Advertisement
  1. News
  2. /
  3. Business

Timeshare relief company with ties to Florida accused of widespread fraud

The attorney general for Washington State said in a lawsuit that Timeshare Exit Team deceived thousands of clients.
The attorney general for Washington State is suing a major timeshare exit company with ties to Florida [Times (2004)]
The attorney general for Washington State is suing a major timeshare exit company with ties to Florida [Times (2004)]
Published Feb. 13

The timeshare wars rage on. The latest salvo comes courtesy of Washington state’s attorney general, who filed a lawsuit last week accusing the industry’s biggest timeshare exit company of widespread fraud.

The “exit” companies — many of which do a steady business in Florida — claim to help free consumers from unwanted timeshares. Timeshare contracts often require owners to pay fees and other costs until they die. The exit companies tell clients they can get the timeshare resorts to take back the property, releasing them from the contract.

The companies often charge $3,000 to $8,000 for the service and nearly all of them tout an ironclad guarantee. If they don’t free clients from their timeshare contract, they will give the money back. At least, that’s the promise.

The attorney general found that Washington-based Timeshare Exit Team “unfairly and deceptively contracted” to resolve about 38,000 timeshare cases since 2012. Of those, 17,000 are still pending — 8,000 for at least two years, and 4,600 for at least three years.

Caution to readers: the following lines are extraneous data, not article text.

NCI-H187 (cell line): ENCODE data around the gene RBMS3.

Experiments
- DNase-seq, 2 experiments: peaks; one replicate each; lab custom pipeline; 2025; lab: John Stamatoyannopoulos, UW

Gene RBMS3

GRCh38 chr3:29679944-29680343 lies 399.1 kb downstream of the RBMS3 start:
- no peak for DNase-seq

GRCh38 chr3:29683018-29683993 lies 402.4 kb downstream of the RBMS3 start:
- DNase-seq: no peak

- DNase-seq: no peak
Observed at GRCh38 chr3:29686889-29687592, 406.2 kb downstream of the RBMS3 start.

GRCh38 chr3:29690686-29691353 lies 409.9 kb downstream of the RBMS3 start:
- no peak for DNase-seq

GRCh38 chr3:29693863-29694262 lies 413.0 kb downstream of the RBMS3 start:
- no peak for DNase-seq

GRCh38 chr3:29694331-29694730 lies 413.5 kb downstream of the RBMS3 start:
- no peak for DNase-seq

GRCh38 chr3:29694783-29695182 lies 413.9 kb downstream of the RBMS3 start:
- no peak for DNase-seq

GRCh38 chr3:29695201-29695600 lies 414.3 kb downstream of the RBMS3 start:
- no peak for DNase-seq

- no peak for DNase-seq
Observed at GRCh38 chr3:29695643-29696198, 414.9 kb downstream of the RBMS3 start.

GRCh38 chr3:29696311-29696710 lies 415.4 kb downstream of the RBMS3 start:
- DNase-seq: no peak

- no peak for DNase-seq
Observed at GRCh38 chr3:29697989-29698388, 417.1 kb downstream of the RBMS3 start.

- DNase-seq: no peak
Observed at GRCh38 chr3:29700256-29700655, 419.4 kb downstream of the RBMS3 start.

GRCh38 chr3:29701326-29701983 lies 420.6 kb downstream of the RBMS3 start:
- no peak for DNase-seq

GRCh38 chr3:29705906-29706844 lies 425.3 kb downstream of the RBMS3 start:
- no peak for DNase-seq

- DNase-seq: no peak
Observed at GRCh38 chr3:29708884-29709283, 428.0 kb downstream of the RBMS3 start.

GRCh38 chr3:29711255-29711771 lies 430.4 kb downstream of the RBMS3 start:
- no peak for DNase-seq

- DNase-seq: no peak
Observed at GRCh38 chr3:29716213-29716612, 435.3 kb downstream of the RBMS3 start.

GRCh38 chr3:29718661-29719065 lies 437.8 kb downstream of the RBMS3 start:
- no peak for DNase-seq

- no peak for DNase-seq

Even some of the “successful” exits are in dispute. The lawsuit describes how the company and its vendors transfer timeshare deeds to dubious third parties, creating the illusion that the owner is off the hook. In other cases, they send a “notice of resignation” to the resort stating the owner wants to relinquish the timeshare. The document, though, has no legal standing unless the resort consents to take the timeshare back, the lawsuit said.

Related: Why is car insurance so expensive in Florida?

Timeshare Exit Team has “congratulated many customers on a ‘successful’ exit, only for the customer to find out months or years later that they still own their timeshares and are now behind on their payments,” attorney general Robert Ferguson wrote in the lawsuit.

Consumers also complained that the company wouldn’t honor its money-back guarantee. The company often refused to grant a refund to clients who wound up in foreclosure, a worst-case scenario. The company classified foreclosure as a successful outcome, which is a little like surgeons saying they are satisfied with patient deaths.

In other cases, clients grew frustrated with waiting, called the timeshare company themselves and negotiated the end of their contracts. That’s one of the secrets of the business. Many of the services that exit companies perform, timeshare owners could do themselves. Timeshare Exit Team has no proprietary process or internal expertise, the lawsuit said, and outsources about 95 percent of its customers to third-party vendors.

The lawsuit describes how an internal company manual had a section titled “I could have just done this on my own. I want my money back.” The instructions advised customer service reps to refuse refunds based on foreclosures. It also instructed reps to tell clients: “They did NOT do it on their own. They signed a contract with us and we achieved an exit.”

The company spends about $1 million a month — 25 percent of its revenue — on advertising to sign up new customers, the lawsuit stated. Some of the ads professed to get customers out of their contracts “safely, legally, forever,” promises the attorney general described as spurious.

“Virtually every step of this process — from advertising to the exit letter — is unfair, deceptive, and/or outright false,” according to the lawsuit, which asked for up to $2,000 in civil fines for each violation of the Consumer Protection Act.

Damning stuff, for sure. But hardly surprising. The “exit” industry has raised concerns for years, attracting lawsuits and thousands of consumer complaints.